Instruction adequate. Where the jury was instructed in plain understandable English that a conviction for aggravated robbery requires that the defendant have the specific intent to kill, maim, or wound, if resisted in his attempt to commit the robbery, that instruction, read together with the other instruction requiring the people to prove every element beyond a reasonable doubt, adequately apprised the jury of the law, and the jury was adequately instructed on the elements of aggravated robbery. People v. Crawford, 183 Colo. 166, 515 P.2d 631 (1973).
Because the jury indicated it was confused about the meaning of the phrase “use of force or threat or intimidation” and whether carrying a gun meant the same as using a gun, it was proper for the court to give a supplemental instruction. People v. Wilford, 111 P.3d 512 (Colo. App. 2004).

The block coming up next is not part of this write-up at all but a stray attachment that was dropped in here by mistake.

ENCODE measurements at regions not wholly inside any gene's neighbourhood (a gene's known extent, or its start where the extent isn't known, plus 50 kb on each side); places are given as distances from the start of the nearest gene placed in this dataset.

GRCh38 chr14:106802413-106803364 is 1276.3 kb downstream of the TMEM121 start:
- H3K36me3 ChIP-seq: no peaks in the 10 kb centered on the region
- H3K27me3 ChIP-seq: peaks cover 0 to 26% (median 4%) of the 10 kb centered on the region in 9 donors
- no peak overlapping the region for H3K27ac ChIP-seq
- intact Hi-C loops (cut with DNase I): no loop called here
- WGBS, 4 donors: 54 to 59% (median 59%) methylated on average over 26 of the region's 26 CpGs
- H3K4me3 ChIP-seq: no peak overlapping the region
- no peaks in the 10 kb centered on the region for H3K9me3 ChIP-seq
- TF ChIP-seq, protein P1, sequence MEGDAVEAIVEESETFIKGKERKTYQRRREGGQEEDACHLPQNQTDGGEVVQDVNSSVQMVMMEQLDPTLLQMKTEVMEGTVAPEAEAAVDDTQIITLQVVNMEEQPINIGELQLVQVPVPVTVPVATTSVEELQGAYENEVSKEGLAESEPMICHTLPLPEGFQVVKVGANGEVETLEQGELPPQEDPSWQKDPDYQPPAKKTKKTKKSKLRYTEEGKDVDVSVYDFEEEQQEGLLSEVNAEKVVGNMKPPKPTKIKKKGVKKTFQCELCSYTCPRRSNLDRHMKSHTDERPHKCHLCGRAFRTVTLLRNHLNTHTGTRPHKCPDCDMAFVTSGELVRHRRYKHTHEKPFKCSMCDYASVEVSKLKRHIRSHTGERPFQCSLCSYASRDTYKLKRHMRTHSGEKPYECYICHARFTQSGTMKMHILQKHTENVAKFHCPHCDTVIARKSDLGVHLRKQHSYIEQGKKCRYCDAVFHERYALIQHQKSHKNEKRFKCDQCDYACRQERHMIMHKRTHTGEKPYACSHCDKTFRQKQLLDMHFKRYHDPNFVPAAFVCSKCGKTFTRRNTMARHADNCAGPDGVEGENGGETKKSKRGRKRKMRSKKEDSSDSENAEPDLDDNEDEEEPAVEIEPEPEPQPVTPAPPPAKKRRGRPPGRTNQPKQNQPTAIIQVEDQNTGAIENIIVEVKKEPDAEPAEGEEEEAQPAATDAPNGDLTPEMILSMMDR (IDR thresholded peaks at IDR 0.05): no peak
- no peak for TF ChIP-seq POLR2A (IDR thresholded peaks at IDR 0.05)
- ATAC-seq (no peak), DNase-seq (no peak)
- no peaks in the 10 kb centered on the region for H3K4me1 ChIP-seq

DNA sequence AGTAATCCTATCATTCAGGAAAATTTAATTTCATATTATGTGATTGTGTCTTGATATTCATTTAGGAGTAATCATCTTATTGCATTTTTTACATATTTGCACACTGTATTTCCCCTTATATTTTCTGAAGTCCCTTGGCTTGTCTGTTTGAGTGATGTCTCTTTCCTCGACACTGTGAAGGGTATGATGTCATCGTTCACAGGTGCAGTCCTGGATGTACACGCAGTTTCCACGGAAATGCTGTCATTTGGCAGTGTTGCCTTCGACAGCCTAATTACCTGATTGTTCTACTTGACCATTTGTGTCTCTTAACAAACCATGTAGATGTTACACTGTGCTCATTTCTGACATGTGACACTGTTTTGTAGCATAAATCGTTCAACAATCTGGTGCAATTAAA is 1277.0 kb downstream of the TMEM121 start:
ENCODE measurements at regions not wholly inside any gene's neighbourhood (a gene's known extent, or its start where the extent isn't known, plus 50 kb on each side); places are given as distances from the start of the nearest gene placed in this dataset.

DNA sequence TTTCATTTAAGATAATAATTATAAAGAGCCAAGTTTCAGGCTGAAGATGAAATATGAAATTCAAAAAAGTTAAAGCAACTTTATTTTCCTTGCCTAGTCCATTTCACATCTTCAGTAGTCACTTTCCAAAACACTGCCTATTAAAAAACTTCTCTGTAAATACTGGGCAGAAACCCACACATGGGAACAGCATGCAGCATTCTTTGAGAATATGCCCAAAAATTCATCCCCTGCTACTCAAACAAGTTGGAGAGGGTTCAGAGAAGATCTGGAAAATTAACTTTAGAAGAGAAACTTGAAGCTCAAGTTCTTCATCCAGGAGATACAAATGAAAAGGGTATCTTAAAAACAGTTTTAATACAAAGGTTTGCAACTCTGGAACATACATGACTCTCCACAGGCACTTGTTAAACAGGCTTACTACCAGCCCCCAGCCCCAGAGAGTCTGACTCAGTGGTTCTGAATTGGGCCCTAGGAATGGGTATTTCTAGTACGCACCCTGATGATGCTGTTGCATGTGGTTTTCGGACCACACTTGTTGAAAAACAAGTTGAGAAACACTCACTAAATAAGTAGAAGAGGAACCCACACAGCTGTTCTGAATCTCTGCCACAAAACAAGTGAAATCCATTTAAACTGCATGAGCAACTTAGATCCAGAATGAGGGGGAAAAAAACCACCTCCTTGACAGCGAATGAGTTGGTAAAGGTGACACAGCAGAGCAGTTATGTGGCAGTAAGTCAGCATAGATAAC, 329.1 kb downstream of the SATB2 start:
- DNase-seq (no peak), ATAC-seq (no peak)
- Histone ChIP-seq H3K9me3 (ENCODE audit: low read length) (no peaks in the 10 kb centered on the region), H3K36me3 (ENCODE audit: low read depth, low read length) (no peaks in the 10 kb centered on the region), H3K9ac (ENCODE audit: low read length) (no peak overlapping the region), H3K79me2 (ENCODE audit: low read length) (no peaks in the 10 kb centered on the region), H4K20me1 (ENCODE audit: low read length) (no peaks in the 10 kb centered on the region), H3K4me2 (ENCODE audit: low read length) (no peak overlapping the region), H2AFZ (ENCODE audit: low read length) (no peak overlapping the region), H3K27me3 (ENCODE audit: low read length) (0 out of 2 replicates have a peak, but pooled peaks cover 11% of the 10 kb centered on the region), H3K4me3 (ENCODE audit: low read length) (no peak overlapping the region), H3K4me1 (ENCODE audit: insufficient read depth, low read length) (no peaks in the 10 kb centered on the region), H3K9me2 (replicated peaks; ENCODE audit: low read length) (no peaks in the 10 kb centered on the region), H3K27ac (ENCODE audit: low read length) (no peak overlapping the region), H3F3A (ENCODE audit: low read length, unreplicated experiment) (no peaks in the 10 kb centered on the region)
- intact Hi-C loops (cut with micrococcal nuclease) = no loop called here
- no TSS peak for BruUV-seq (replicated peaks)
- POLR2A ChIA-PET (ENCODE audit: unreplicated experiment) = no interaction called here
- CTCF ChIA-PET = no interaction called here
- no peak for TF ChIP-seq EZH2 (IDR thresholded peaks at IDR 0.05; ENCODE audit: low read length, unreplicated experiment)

An instruction which permits the jury to draw inferences from the unexplained possession of recently stolen property is proper in cases where robbery is charged. People v. Grubbs, 39 Colo. App. 436, 570 P.2d 1299 (1977).
To present an affirmative defense for abandonment to the jury, defendant must present “some credible evidence” on the issue of the claimed defense. It is not necessarily the case, however, that the defense of abandonment is not available once defendant has injured the victim. O’Shaughnessy v. People, 2012 CO 9, 269 P.3d 1233.
IV.VERDICT AND SENTENCE.
Verdicts held not inconsistent. Since the statutory elements of aggravated robbery and theft over $200 (now $300) are different, jury verdicts convicting a defendant of aggravated robbery of an employee but acquitting the defendant of theft from the employer are not inconsistent and repugnant. People v. Williams, 40 Colo. App. 30, 569 P.2d 339 (1977).